• Internationalisation – more and different industry players as markets become increasingly international and open to new entrants with differing business models and expectations of government
  • Blurring – there is sectoral crossover as previously discrete sectors and technologies become interlinked (e.g. ICT and every other sector), expanding the field of relevant knowledge to that sector
  • Intersection of policies – in an interconnected world, policies also interlink, though the people best placed to know that will be those who experience the problem, not necessarily those in the public sector.

This all feeds into our concept of emerging issues detection – that public servants have access to ever greater amounts of information but need a way to filter and distil the key trends that might reshape their interactions with businesses and that might spur changes from government.

The earlier a change is flagged and considered, the greater the flexibility the public sector will have in dealing with an emerging trend. The earlier these issues can be identified, monitored and assessed, the better the chance that both sides of the interaction will be aware of it, factor it in to how they interact with each other, and respond appropriately if needed.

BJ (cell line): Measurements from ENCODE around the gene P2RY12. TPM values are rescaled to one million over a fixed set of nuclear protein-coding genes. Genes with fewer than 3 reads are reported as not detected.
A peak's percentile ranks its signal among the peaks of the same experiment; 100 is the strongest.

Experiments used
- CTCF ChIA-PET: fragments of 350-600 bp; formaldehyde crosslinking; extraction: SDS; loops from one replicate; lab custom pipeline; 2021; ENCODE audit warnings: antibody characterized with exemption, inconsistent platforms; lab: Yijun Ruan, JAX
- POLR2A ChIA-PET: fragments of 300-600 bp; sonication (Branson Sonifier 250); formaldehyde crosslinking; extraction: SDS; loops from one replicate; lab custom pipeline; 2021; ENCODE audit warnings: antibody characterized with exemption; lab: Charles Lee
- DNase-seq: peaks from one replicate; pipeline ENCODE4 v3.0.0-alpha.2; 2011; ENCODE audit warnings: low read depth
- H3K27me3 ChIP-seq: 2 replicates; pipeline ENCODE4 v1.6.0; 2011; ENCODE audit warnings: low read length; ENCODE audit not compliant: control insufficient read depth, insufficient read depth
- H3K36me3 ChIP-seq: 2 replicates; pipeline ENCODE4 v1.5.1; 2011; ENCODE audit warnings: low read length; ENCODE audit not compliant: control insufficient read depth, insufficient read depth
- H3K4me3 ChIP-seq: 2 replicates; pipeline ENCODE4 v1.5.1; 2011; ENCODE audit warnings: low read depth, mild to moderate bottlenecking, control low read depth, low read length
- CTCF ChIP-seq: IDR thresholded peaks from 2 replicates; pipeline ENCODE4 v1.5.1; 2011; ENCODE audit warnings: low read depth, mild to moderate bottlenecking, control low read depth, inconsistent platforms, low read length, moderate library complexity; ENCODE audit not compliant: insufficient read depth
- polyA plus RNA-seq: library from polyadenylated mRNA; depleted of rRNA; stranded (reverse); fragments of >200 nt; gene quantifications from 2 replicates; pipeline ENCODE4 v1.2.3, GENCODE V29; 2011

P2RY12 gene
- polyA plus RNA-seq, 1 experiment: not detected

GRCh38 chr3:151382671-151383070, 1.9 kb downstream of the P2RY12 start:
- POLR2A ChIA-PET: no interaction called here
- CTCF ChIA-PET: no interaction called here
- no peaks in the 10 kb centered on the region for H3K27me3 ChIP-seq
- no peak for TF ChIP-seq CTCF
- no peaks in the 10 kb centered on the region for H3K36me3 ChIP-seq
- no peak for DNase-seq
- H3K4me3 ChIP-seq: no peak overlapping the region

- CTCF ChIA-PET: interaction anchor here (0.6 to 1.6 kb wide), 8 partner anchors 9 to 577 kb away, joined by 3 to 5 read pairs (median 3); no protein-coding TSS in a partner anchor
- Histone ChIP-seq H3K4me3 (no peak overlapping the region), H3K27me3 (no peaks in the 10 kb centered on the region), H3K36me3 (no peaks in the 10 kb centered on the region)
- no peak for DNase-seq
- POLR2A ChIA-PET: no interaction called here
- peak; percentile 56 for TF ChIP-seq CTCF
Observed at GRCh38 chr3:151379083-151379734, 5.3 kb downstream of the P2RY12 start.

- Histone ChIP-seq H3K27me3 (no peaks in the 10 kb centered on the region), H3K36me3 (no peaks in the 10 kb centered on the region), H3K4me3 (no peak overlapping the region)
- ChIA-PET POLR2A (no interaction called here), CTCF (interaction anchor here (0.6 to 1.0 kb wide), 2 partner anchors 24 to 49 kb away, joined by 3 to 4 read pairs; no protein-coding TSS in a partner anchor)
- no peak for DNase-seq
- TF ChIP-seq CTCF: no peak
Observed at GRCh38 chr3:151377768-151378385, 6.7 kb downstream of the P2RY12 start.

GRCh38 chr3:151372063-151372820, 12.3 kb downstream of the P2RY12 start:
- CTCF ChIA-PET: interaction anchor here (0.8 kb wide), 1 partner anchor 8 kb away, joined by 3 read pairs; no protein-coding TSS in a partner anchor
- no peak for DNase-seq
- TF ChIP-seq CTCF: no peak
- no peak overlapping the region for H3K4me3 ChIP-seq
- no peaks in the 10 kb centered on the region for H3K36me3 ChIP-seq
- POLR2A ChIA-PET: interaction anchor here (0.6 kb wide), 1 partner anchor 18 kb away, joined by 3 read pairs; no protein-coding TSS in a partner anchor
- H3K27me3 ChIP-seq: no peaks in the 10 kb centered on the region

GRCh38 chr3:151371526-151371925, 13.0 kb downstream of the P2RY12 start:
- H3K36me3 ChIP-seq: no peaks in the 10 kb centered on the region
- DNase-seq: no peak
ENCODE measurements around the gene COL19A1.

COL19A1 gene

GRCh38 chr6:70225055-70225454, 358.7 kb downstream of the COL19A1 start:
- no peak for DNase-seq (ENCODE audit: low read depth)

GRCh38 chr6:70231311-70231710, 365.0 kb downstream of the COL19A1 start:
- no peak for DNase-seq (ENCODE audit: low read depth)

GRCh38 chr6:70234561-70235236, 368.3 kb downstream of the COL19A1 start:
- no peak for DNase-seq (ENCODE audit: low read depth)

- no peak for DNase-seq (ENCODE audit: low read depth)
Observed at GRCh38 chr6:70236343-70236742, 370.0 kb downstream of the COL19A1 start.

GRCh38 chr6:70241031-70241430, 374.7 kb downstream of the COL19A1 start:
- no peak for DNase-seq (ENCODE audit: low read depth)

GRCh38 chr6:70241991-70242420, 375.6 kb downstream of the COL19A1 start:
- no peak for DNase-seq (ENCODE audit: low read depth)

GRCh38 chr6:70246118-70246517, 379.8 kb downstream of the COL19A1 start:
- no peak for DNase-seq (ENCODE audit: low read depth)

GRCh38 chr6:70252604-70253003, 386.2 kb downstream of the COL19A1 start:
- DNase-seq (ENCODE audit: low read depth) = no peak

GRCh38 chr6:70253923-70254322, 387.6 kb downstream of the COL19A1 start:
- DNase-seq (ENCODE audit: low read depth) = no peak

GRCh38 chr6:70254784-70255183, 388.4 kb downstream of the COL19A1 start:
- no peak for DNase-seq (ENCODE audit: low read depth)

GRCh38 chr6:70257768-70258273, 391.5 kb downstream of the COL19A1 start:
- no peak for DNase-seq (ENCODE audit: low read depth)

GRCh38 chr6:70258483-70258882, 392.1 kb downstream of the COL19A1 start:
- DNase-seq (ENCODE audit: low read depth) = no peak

Where a possible shift is not anticipated, this can have flow-on effects in how interactions with businesses proceed, whether it be in terms of providing relevant and accurate information, in engaging on the right questions and issues in consultations, in trying to address the right problems, or in the general tenor of relationships with business.

So the problem is?

The problem to be addressed is that we are in an ever changing environment, and the context of the other side of the interaction keeps changing, and sometimes changing very quickly. What may have been true a year ago may no longer be so, and the other side may now have different issues, concerns, needs or motivations.

Our understanding of the motivations and needs of each side of the interaction (businesses and public sector agencies) has to keep evolving. But the experience, knowledge and insight to shape that understanding may be distributed across public sector agencies, across industry players, or in other areas completely.

Our research indicates that the Australian Public Service can often deal with this problem well on an individual issue/agency basis, but that there are weaknesses when it comes to picking up on issues that cut across agency responsibilities, or that cut across sectoral or professional lines. We think there are opportunities to do this better, and to take advantage of the knowledge and experience of those who come face to face with the issues early on.

We look forward to working with those of you interested in this topic to flesh out what an ‘Emerging Issues Detection’ capability might look like.

  1. Participation may mean involvement in workshops, contributing to a survey, providing feedback, or other forms of contribution. The scope of the prototyping process will depend a lot on the level and spread of interest. 
  2. Though like all stories beginning with ‘once upon a time’ this may not be true. But it was certainly more true than it is now.